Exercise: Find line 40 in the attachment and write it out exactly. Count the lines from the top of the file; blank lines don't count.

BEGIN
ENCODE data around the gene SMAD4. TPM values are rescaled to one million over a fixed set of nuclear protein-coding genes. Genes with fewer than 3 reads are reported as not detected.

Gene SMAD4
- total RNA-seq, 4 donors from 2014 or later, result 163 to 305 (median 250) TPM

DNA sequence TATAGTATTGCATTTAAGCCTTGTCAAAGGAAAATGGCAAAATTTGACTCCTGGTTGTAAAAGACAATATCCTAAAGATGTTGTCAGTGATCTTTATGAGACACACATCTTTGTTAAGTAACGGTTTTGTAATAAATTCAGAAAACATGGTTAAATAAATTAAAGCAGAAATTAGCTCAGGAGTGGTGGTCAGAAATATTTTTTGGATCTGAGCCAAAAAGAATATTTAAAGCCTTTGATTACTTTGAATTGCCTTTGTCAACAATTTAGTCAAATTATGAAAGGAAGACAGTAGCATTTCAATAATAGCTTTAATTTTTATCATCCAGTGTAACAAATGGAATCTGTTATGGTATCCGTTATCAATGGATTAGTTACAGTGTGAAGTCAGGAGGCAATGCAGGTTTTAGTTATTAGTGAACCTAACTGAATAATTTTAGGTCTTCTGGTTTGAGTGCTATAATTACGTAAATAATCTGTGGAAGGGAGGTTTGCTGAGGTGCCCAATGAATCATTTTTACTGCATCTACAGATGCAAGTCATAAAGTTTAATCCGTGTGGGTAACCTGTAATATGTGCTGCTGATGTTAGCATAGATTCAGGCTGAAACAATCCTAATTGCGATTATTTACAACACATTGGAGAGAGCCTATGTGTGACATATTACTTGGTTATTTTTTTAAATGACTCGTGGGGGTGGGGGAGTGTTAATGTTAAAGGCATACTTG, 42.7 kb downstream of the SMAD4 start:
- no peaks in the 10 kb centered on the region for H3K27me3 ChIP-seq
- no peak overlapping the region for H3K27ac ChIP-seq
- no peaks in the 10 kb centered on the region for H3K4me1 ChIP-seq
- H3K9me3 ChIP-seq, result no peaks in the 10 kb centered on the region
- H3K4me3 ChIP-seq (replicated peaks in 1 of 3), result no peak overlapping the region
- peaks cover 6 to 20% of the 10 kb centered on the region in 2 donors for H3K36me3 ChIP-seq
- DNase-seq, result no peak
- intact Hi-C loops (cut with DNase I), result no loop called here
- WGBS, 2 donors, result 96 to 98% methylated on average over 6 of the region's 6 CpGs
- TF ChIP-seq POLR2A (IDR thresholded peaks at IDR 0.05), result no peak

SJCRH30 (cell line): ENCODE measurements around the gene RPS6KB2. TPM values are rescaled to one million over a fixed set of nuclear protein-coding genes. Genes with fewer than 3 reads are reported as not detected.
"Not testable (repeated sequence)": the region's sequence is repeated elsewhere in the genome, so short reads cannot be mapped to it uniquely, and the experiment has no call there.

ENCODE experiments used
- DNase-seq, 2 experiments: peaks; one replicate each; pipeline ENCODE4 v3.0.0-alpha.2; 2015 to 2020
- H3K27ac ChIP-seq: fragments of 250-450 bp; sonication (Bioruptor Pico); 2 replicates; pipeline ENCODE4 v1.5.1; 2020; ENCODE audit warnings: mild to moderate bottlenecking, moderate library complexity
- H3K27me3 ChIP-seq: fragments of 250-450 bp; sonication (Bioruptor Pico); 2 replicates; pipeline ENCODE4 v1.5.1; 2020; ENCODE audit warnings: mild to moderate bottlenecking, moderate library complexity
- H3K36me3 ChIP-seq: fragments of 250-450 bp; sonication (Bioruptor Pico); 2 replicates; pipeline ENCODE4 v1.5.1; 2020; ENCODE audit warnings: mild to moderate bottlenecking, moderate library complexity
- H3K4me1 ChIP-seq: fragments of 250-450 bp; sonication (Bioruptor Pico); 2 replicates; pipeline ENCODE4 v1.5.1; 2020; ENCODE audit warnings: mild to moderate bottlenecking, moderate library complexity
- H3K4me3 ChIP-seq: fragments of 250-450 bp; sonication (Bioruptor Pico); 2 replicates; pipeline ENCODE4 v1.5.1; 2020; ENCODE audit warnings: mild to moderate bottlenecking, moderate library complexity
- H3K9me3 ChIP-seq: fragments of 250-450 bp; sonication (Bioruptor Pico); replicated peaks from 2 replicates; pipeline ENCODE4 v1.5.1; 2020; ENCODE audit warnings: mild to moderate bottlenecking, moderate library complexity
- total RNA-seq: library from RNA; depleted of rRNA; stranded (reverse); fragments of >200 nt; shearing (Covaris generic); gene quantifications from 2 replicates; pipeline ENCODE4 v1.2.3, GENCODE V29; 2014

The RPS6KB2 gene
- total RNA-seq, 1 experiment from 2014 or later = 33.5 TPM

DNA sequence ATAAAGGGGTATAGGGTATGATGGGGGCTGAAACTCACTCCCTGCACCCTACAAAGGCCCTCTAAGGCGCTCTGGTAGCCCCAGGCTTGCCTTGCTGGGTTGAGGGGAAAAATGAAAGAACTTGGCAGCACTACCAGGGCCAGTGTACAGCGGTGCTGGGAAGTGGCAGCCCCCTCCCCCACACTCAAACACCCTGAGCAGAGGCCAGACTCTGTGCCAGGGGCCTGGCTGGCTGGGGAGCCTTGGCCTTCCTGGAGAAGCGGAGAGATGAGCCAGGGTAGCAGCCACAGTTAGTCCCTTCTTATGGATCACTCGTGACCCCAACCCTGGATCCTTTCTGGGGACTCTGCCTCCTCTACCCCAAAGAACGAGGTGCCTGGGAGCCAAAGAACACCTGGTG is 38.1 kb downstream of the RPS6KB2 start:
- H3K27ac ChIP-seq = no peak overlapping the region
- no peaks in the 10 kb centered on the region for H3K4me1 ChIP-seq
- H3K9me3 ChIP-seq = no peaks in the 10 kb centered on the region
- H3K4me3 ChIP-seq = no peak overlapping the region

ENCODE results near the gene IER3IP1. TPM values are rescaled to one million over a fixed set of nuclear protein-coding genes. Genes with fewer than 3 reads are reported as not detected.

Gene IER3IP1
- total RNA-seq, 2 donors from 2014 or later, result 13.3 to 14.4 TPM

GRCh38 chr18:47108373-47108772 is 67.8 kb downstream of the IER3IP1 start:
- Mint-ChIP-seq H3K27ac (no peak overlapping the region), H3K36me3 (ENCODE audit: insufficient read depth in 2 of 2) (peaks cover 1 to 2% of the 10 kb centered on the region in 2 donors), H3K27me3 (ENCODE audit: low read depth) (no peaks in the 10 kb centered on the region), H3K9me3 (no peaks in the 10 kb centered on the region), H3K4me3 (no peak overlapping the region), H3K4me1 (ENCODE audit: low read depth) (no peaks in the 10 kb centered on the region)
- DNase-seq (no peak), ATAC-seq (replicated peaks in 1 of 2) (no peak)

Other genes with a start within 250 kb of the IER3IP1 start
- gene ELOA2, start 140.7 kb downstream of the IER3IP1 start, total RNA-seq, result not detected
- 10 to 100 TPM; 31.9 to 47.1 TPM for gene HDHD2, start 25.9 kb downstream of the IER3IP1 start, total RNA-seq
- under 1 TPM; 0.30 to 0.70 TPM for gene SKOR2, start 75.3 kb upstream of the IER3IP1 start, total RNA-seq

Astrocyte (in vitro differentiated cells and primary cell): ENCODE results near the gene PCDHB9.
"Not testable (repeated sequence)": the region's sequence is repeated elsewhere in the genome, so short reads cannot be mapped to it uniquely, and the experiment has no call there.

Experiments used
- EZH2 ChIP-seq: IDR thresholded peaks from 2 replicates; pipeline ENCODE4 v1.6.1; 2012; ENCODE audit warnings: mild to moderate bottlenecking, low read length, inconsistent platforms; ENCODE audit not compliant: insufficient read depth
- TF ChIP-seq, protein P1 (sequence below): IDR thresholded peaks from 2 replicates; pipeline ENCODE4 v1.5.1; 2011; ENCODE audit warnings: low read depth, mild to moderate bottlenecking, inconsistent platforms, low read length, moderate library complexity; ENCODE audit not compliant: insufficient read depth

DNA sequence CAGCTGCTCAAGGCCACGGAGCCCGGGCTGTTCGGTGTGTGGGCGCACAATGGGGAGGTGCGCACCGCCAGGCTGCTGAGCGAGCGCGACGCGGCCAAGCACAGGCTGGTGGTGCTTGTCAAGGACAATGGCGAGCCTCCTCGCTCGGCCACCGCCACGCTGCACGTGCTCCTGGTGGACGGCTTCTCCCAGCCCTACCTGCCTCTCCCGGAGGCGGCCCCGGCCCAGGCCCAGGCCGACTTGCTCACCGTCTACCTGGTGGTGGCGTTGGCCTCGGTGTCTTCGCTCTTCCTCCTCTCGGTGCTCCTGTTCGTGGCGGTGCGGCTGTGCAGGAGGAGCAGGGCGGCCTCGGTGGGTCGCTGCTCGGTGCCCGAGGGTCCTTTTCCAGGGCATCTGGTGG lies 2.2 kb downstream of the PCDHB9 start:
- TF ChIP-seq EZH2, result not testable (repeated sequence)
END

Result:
- gene ELOA2, start 140.7 kb downstream of the IER3IP1 start, total RNA-seq, result not detected